… As I welcome you to the Cathedral Basilica of St. Louis, as we gather to pray this day for the protection of Religious Freedom, we do so on the Feast of St. Thomas the Apostle. St. Thomas is probably best remembered for the passage in today’s Gospel that speaks about his doubt of the resurrection of our Lord. But through God’s great mercy and love, he was able to encounter in a personal way as each of must Jesus Christ. And through God’s good Grace, his heart was opened. And he said to the Lord as we read in today’s Gospel making his great act of faith “my Lord and my God1”. Continue reading »

May 092013
 

Full Length Portrait of Archbishop Robert J Carlson, circa 2012Archbishop J. Carlson has written a pastoral letter for the Year of Faith titled Go and Announce the Gospel of the Lord  wherein he gives a forthright recitation of what Credo Co-Founder Ken Jones called Leading Catholic Indicators, asks what it means for the future, and moves on to examine what caused it and what can be done about it.

He identifies three causes: 1) Confusion following Second Vatican; 2) Secularization, and 3) Personal Sin, which his Excellency called “Personal Choices”. But he wrote unequivocally about sin. He hints at solutions in this section: leadership, education, engagement and personal holiness. Continue reading »

May 092013
 

Christianity for Modern Pagans by Peter KreeftThe first annual John Cardinal Glennon Lecture in Philosophy was a Peter Kreeft Lecture on Blaise Pascal and the New Evangelization. This assigned topic turned out a lively recap of his 2003 book Christianity for Modern Pagans, which is a commentary on (some of) Pascal’s Pensées (thoughts), which in turn was a posthumously published collection of little notes he’d made and didn’t live long enough to ruin by turning them into a book. If you’re wondering what Pascal might have to offer “apostate Christendom” besides his famous Wager, Kreeft said he thinks Pascal is the single most effective apologist he knows of for moderns. What follows here is only one example from the lecture and is very much abbreviated, so by all means order a copy of the lecture by calling St. Joseph Radio at (636)447-6000. $10, tax & postage included. If you can send a little extra, it will help pay the rent and carry on with an important (if grossly underutilized) service. We recommend buying several copies and giving them to any modern pagans you may know. Maybe it’ll whet their appetites for the book. Continue reading »

Apr 242013
 

Book Cover Religious Freedom: Did Vatican II Contradict Traditional Catholic Doctrine?Can Dignitatis Humanae be reconciled with traditional Catholic doctrine? A new book-length debate on this question between Credo Spiritual Adviser Fr. Brian Harrison O.S. and Arnold T. Guminski has just come off the press and is available for order from St. Augustine’s Press by clicking here.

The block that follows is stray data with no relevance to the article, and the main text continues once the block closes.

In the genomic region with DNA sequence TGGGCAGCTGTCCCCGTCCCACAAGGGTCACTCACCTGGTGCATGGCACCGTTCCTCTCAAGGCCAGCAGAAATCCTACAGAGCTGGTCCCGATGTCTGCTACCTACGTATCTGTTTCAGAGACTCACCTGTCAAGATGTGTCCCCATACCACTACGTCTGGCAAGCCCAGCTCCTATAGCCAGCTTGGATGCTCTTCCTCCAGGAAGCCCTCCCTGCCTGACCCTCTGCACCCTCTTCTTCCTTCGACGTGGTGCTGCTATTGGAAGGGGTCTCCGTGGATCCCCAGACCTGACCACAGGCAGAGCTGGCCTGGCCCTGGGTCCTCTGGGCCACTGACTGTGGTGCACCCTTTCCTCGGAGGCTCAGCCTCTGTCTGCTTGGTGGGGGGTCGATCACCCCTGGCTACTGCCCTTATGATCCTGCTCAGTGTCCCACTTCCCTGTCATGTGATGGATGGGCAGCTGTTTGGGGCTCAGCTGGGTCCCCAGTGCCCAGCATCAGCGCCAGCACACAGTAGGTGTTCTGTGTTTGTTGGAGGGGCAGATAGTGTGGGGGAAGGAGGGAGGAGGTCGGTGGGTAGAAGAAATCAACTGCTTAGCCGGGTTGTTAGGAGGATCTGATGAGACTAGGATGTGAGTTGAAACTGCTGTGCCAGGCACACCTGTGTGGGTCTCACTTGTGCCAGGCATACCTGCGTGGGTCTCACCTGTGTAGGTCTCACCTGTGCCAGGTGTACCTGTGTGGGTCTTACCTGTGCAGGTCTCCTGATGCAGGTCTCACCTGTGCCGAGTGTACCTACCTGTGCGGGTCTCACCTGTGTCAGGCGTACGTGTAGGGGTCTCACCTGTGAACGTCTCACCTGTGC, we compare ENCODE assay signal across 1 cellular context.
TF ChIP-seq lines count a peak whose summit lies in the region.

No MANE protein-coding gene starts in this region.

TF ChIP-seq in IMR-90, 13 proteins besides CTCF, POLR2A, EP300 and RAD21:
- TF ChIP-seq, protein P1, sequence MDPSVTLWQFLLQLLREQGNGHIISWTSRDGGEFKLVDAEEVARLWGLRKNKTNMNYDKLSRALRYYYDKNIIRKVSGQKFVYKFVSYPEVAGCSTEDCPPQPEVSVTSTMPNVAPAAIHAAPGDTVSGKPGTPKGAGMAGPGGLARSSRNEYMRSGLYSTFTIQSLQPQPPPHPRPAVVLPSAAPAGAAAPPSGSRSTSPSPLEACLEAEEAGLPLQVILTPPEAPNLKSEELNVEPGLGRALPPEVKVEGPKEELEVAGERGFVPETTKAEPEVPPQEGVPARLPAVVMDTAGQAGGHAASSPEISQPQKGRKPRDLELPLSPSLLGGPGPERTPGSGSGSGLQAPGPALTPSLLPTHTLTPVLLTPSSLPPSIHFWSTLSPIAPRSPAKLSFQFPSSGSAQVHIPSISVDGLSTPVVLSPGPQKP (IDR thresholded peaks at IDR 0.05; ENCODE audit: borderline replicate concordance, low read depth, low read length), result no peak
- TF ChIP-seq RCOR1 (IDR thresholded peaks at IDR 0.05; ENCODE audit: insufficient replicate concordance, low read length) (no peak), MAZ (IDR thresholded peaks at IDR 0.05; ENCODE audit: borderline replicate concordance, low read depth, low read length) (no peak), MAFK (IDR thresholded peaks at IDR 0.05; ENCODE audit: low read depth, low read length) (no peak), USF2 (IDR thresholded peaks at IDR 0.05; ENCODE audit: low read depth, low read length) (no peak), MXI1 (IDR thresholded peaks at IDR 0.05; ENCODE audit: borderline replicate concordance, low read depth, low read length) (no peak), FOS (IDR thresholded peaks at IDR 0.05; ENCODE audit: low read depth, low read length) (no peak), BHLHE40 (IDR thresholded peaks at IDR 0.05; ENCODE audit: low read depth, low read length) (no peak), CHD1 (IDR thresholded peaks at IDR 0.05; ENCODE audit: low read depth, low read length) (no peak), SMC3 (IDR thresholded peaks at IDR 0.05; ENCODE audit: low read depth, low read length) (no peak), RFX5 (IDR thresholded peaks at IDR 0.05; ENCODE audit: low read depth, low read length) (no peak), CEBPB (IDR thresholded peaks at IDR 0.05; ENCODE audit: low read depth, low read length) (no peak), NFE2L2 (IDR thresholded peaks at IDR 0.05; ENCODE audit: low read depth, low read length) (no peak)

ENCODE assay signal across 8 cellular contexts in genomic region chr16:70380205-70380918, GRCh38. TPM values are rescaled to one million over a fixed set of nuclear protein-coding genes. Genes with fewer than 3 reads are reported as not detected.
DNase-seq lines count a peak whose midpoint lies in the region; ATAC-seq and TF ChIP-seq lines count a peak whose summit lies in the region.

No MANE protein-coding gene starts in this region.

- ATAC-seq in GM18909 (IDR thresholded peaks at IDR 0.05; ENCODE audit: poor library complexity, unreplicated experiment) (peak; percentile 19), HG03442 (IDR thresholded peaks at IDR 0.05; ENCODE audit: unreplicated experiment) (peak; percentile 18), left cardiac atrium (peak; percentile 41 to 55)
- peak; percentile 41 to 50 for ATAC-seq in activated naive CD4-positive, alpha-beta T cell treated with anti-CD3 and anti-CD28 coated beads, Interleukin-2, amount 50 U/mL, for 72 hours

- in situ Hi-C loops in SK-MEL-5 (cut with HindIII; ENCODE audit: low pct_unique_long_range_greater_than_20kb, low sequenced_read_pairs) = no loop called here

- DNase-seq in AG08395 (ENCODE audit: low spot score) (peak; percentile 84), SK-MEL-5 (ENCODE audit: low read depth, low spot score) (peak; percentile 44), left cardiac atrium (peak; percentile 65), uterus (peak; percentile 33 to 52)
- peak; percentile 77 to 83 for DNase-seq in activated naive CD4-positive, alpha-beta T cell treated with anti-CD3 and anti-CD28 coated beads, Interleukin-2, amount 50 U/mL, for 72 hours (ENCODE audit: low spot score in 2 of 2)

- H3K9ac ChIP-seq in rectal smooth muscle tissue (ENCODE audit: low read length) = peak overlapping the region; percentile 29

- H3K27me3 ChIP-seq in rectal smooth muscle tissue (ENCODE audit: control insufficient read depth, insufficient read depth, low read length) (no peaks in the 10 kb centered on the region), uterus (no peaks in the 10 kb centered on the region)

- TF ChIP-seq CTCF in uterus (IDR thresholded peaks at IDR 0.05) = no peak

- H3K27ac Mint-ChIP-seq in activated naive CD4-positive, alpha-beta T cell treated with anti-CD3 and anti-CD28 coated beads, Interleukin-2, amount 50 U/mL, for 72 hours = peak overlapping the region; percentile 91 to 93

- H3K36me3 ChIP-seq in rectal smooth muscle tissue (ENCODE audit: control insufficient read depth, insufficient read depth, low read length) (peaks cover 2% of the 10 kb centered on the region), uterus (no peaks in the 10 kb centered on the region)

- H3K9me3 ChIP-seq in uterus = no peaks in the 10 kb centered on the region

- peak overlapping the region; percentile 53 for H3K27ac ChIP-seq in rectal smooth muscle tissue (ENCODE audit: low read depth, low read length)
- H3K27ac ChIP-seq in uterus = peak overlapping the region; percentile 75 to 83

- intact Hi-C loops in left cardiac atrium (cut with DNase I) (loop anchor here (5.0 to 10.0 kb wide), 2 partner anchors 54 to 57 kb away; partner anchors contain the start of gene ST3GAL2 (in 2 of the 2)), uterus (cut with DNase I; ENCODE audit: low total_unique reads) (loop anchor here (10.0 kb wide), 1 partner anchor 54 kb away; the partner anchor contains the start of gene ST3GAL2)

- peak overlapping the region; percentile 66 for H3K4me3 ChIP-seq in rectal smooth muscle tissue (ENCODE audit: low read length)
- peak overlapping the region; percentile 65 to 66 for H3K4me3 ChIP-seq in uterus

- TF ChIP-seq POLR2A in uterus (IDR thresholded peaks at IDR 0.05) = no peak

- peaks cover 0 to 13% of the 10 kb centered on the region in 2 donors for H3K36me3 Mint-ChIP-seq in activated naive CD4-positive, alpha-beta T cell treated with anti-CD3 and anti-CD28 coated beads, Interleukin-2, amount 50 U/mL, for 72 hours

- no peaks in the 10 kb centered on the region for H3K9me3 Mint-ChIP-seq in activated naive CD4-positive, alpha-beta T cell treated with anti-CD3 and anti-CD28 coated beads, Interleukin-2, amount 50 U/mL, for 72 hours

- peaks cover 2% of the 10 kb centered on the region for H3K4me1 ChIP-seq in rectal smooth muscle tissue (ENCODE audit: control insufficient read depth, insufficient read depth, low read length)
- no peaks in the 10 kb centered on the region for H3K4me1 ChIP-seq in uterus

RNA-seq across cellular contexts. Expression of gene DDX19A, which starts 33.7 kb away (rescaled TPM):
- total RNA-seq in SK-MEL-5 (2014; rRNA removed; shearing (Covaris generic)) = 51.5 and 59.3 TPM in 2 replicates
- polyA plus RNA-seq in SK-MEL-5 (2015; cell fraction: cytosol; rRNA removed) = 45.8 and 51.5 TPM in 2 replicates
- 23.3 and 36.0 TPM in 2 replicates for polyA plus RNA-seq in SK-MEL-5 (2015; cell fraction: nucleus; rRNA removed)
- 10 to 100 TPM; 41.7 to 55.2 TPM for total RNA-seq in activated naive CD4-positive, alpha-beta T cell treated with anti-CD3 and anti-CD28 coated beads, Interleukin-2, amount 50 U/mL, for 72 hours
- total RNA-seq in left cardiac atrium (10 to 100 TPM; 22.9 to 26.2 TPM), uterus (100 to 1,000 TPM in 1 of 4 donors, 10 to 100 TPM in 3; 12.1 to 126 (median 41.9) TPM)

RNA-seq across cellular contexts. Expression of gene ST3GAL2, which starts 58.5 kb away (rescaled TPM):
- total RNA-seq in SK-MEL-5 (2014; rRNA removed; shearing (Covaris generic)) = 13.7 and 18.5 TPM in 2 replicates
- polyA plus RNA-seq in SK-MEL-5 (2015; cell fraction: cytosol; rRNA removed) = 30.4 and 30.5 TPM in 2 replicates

One of the gravest and most divisive issues confronting the Catholic Church in recent decades—a major factor in an ongoing institutionalized rupture between Rome and at least half a million traditionalist Catholics – is the question of whether Vatican II’s Declaration Dignitatis Humanae (DH) can be reconciled with traditional Church doctrine on religious liberty. Although the book is not a primer on the Church’s traditional teaching and is not an exhaustive treatment of DH, it does provide a tour and “a sound albeit select introduction to the history of Church teaching on religious liberty.” Continue reading »

 Posted by at 9:31 am
Apr 202013
 

Doctor Anthony Esolen, professor of English at Providence College in Rhode Island, presented “Fatherhood and Freedom” as 2013 Frederick Philip Kenkel Memorial Lecture for the Feast of St. Joseph, co-sponsored by Credo of the Catholic Laity and the Catholic Union of Missouri. With over 130 in attendance, Professor Esolen explained the necessity of fathers and fatherhood, not only in the family, but also in society.

Line drawing of Telemachus and Penelope in front of a tapestry-making framrTouching on works by Milton and even ancient classics such as by Dante, the members of Credo were given illustrations of the largely unchanging role of fathers from times long past up to the present, in societies stretching from east to west.  Far from being only a western, or Christian, or relatively recent institution in the history of man, the role and identity of fatherhood is universal and has always been an important, even necessary component for the preservation of freedom and law. Continue reading »

 Posted by at 11:42 am
Mar 142013
 

Pope Francis Bowing towards the PeopleWorking away on the next issue of Evangelium with EWTN in the background, I heard “I announce to you a great joy: We have a pope! The most eminent and most reverend lord, Lord Jorge Mario, Cardinal of the Holy Roman Church, Bergoglio, who has taken for himself the name Francis.” It was of course in Latin, but because of many influences including Credo, I was able to catch most of it.

So Cardinal Bergoglio has decided to call himself Francis. We have not yet learnt which Francis he means to name himself for — Francis of Assisi, Francis Xavier, or even Francis de Sales. But he is a Pope of firsts: the first Francis, the first from the New World, the first Jesuit Pope, very likely the first Pope to ask the people to pray for God to bless him before he blessed them. Probably the first Bishop of Rome to greet his new diocese with “good evening, everybody” and to close with “go get some sleep”. And the first pope properly called a son of Second Vatican.

Continue reading »